Federal Reserve Chair Jerome Powell has issued a warning about the possible consequences of a U.S. debt default. The economic impact could be highly uncertain and adverse, he warned, adding that nobody should assume that the Fed could protect the economy from the short and long-term effects of failing to pay bills on time. Powell’s warning came after the Federal Reserve raised its key interest rates by 25 basis points this week, marking the 10th hike in 14 months. The increase takes the Fed Funds Rate to a target range of between 5% and 5.25%, the highest since August 2007.

Debt Limit Risk

The chairman of the Federal Reserve noted that the potential risk of the U.S. debt limit was discussed during their latest Federal Open Market Committee (FOMC) meeting. The topic, however, did not have any impact on their rate hike decision. Many people have warned about the dire consequences of a U.S. debt default. Treasury Secretary Janet Yellen cautioned that it could “produce an economic and financial catastrophe,” while the president of the European Central Bank (ECB), Christine Lagarde, warned it would be a “major disaster” if the U.S. defaulted on its debt obligations.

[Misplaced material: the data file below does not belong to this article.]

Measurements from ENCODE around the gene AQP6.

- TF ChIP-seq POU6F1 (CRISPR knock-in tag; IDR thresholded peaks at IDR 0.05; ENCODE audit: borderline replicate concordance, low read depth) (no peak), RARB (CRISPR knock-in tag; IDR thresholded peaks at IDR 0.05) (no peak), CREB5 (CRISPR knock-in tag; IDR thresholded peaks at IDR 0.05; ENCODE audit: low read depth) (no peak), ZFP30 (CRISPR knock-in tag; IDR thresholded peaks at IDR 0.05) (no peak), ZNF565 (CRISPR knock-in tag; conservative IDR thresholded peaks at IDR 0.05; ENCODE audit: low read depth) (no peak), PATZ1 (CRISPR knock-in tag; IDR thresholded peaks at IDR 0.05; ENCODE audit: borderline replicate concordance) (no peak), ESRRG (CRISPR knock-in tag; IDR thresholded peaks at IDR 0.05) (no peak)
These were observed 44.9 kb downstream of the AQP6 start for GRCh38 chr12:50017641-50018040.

Deadlocked Over Debt Ceiling

As Democrats and Republicans remain deadlocked over raising the debt ceiling, Yellen revealed that the Treasury Department will not be able to pay all of the government’s debt obligations “as early as June 1, if Congress does not raise or suspend the debt limit before that time.”

Fed Does Not Get Involved in Negotiations

Powell stressed that the Federal Reserve does not get involved in negotiations on this topic. The institution does not give advice to either side and simply points out the importance of resolving the issue by raising or suspending the debt limit.


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